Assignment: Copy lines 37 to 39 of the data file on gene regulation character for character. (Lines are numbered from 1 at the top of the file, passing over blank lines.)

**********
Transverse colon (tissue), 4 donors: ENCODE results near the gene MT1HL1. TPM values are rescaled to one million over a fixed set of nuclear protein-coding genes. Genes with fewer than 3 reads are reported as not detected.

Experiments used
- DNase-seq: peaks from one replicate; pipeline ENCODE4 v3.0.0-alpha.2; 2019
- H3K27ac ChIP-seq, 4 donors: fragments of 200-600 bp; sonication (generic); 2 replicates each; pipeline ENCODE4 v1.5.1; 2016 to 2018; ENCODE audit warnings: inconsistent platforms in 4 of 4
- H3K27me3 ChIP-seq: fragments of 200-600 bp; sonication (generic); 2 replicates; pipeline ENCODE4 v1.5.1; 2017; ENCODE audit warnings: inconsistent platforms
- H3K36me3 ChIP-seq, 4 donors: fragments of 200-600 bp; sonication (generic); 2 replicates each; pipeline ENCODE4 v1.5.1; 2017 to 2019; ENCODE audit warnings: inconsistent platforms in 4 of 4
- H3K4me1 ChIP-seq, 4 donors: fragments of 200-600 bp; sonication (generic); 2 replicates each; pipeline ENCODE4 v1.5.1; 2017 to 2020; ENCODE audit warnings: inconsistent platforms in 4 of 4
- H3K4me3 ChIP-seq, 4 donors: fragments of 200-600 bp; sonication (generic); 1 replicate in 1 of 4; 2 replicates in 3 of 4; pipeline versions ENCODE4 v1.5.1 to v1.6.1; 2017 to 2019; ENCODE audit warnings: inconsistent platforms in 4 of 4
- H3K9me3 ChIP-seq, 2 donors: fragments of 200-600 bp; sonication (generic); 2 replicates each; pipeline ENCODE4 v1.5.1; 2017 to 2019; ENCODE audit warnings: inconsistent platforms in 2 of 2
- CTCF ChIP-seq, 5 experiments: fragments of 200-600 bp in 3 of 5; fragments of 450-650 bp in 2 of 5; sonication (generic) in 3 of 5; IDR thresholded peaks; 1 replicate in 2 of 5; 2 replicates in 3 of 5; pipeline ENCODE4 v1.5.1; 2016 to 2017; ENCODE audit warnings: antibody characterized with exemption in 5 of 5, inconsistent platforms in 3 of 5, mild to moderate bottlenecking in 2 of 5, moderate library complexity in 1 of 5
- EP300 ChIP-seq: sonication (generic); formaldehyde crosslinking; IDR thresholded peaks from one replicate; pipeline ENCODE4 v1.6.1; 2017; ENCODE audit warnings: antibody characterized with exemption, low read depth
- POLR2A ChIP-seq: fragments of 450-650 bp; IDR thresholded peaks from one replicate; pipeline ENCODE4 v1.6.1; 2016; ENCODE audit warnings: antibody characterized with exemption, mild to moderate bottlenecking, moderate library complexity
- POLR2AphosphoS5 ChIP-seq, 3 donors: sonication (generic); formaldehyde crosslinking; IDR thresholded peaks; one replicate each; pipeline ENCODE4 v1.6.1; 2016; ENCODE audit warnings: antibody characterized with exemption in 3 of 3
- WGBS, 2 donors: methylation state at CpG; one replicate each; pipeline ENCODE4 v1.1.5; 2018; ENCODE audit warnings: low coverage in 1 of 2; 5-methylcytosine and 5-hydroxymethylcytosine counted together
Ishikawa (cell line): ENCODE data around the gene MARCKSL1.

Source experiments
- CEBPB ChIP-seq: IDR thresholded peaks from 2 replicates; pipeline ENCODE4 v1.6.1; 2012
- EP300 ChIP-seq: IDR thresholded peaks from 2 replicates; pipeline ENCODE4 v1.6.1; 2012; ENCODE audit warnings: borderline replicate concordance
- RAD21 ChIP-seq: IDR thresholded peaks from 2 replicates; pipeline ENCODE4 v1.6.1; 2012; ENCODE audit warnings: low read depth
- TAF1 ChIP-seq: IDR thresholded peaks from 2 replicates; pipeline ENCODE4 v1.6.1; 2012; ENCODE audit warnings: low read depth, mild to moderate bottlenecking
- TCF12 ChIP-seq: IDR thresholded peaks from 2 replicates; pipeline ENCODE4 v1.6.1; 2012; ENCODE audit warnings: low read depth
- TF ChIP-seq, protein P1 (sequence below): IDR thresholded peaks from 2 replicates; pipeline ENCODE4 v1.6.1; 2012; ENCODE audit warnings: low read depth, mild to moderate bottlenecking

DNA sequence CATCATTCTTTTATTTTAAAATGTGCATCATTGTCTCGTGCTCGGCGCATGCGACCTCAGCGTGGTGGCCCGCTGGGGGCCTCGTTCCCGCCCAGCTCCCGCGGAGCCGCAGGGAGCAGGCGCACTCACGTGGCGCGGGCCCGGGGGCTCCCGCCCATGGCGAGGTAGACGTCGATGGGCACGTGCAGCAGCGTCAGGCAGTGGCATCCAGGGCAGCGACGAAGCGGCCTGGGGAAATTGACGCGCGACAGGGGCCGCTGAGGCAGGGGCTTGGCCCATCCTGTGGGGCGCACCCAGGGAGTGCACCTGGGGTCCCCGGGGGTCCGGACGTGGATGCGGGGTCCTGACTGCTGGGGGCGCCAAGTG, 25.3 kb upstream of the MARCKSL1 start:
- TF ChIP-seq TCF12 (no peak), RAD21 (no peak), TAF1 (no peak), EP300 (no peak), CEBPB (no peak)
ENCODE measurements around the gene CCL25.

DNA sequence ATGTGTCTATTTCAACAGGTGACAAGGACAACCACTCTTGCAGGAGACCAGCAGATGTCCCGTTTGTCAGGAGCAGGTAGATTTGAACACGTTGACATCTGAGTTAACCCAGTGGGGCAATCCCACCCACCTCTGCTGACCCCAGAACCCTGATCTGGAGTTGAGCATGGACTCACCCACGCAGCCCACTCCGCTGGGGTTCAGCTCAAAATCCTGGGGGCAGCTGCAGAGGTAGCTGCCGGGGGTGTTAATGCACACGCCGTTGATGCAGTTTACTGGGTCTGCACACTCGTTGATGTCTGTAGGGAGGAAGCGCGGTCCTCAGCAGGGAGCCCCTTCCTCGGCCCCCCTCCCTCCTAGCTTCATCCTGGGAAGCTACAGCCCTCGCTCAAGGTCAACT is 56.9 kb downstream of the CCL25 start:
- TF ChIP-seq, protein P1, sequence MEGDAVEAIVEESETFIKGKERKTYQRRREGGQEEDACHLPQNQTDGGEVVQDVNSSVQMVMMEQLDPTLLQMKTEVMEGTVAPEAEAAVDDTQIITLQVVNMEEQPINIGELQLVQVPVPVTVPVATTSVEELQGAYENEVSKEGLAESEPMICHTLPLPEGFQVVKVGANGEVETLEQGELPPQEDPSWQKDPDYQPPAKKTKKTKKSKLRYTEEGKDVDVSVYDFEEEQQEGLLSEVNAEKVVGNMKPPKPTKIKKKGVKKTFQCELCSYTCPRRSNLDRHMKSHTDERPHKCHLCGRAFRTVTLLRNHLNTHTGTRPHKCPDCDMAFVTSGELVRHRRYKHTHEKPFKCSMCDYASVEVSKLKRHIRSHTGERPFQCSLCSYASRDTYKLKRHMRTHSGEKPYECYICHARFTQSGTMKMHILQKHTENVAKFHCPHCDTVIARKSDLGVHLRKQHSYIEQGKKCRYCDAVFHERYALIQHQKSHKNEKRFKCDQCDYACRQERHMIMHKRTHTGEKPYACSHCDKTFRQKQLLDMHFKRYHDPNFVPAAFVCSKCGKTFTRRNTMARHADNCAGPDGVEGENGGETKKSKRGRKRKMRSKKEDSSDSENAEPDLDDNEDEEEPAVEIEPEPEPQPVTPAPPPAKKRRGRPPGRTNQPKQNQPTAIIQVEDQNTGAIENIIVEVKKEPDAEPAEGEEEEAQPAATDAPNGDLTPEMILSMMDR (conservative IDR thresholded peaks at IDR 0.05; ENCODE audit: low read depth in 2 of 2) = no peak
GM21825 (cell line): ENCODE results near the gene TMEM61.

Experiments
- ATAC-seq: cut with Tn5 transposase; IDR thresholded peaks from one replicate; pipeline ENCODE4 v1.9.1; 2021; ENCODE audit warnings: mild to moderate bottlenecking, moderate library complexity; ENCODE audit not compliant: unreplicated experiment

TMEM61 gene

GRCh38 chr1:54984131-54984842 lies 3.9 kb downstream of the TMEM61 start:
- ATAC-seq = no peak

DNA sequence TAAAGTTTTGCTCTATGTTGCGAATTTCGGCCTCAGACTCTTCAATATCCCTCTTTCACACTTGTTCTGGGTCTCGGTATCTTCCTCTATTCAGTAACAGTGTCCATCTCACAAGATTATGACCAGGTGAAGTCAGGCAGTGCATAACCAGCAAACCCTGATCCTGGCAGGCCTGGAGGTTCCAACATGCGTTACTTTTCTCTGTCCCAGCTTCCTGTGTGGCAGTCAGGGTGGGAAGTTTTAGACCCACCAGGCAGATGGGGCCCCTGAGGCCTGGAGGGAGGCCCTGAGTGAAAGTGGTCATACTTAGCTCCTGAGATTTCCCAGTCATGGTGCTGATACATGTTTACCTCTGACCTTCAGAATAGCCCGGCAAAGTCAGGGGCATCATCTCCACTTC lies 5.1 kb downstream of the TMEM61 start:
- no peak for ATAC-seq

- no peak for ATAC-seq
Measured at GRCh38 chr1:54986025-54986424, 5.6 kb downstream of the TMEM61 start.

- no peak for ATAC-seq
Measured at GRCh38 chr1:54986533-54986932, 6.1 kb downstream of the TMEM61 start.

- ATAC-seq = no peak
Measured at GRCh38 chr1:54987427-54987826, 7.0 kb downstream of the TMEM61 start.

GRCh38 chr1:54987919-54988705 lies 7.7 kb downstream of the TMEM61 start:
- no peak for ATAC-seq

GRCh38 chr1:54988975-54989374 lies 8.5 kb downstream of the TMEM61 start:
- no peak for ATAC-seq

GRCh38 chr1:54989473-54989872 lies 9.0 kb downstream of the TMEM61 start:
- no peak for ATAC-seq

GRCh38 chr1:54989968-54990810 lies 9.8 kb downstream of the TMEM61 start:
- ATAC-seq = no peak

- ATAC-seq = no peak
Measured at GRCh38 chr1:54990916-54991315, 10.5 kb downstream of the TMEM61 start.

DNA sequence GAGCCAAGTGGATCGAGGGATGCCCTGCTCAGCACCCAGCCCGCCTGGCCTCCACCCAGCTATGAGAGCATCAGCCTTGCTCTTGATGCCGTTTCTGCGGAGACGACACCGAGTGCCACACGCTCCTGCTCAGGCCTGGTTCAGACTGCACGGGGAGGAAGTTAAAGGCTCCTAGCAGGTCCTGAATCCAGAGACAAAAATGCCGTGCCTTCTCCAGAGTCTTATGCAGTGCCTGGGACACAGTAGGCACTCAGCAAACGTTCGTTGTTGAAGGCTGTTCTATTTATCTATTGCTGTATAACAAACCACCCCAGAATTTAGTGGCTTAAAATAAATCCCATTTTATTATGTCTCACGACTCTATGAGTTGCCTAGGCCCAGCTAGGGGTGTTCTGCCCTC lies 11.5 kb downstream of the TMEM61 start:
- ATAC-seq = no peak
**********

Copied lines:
Measured at GRCh38 chr1:54986025-54986424, 5.6 kb downstream of the TMEM61 start.

- no peak for ATAC-seq
Measured at GRCh38 chr1:54986533-54986932, 6.1 kb downstream of the TMEM61 start.